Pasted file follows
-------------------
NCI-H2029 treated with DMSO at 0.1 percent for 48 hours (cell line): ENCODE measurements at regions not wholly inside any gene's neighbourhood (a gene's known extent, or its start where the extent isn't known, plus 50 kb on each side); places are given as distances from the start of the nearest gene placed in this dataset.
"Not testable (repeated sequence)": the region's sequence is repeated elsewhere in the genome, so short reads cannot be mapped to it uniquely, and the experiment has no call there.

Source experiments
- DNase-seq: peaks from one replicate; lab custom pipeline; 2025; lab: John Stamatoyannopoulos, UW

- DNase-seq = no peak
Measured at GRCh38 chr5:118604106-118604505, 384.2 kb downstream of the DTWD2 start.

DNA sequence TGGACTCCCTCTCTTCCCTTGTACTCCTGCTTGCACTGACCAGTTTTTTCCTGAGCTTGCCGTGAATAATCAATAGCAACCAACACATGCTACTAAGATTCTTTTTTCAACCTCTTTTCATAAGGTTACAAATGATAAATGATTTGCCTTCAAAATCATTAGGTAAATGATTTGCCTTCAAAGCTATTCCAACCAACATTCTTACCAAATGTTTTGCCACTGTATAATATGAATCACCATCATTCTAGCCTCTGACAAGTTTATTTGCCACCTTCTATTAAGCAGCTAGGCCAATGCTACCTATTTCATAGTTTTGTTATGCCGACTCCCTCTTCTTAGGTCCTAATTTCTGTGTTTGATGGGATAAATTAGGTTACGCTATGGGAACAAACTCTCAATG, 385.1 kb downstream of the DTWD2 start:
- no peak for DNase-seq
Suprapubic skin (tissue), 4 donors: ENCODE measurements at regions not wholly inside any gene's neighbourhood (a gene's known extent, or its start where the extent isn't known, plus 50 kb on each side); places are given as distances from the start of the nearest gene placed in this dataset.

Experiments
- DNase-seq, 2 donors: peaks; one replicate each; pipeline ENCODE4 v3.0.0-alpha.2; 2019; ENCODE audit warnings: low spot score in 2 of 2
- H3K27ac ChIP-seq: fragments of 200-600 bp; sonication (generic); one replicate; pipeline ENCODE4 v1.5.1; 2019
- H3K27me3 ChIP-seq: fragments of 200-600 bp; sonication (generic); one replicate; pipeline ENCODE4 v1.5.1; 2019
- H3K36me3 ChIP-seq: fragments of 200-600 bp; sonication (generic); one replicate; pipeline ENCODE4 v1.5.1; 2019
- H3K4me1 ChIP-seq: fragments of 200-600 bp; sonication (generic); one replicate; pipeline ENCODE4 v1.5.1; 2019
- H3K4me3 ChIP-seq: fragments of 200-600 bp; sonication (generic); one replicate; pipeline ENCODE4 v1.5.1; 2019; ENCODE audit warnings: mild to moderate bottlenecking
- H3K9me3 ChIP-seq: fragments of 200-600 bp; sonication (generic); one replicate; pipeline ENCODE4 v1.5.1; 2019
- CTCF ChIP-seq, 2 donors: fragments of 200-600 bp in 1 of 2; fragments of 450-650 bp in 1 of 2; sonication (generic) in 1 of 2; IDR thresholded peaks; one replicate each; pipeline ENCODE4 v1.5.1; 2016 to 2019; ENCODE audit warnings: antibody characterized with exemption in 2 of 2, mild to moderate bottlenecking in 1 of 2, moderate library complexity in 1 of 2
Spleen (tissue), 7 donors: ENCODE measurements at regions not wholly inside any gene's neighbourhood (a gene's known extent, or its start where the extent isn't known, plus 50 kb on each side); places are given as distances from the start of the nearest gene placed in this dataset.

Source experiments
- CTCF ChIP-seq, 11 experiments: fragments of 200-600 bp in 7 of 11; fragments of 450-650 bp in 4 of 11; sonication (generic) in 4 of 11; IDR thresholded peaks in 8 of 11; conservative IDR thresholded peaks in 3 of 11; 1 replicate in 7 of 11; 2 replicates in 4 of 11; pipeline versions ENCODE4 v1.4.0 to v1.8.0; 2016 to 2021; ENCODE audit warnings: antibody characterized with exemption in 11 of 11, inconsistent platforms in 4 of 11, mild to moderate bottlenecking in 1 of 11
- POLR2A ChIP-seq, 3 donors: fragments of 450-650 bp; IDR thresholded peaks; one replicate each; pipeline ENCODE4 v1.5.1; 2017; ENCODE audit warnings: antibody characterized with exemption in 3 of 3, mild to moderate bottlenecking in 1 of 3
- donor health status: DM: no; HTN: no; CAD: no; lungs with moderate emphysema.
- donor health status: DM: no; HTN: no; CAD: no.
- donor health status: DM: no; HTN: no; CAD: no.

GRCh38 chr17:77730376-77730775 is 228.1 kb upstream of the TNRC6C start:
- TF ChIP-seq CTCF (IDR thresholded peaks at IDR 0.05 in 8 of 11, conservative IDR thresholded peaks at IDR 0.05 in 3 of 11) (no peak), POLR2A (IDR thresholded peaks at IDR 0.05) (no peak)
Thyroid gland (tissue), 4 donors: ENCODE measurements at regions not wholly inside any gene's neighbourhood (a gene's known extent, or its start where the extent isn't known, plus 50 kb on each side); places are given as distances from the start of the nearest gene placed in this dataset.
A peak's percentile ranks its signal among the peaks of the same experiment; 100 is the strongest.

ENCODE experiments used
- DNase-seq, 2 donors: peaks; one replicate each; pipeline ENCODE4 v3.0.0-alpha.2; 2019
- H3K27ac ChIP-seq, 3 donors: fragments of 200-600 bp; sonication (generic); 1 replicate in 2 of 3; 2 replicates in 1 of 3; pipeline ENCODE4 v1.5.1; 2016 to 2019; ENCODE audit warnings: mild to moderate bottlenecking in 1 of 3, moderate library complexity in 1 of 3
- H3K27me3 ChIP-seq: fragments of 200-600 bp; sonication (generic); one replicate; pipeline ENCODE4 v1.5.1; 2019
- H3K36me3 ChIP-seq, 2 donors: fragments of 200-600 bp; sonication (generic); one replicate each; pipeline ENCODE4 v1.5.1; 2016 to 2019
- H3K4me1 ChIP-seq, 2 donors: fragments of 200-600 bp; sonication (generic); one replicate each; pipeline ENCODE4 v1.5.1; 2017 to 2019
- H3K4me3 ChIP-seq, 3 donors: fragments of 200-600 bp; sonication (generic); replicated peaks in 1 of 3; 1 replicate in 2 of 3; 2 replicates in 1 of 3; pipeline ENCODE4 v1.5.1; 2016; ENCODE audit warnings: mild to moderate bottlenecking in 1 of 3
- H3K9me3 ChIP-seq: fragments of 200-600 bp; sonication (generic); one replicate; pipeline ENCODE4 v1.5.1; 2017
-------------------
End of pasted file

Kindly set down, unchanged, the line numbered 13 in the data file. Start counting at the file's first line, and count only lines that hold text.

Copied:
- H3K27me3 ChIP-seq: fragments of 200-600 bp; sonication (generic); one replicate; pipeline ENCODE4 v1.5.1; 2019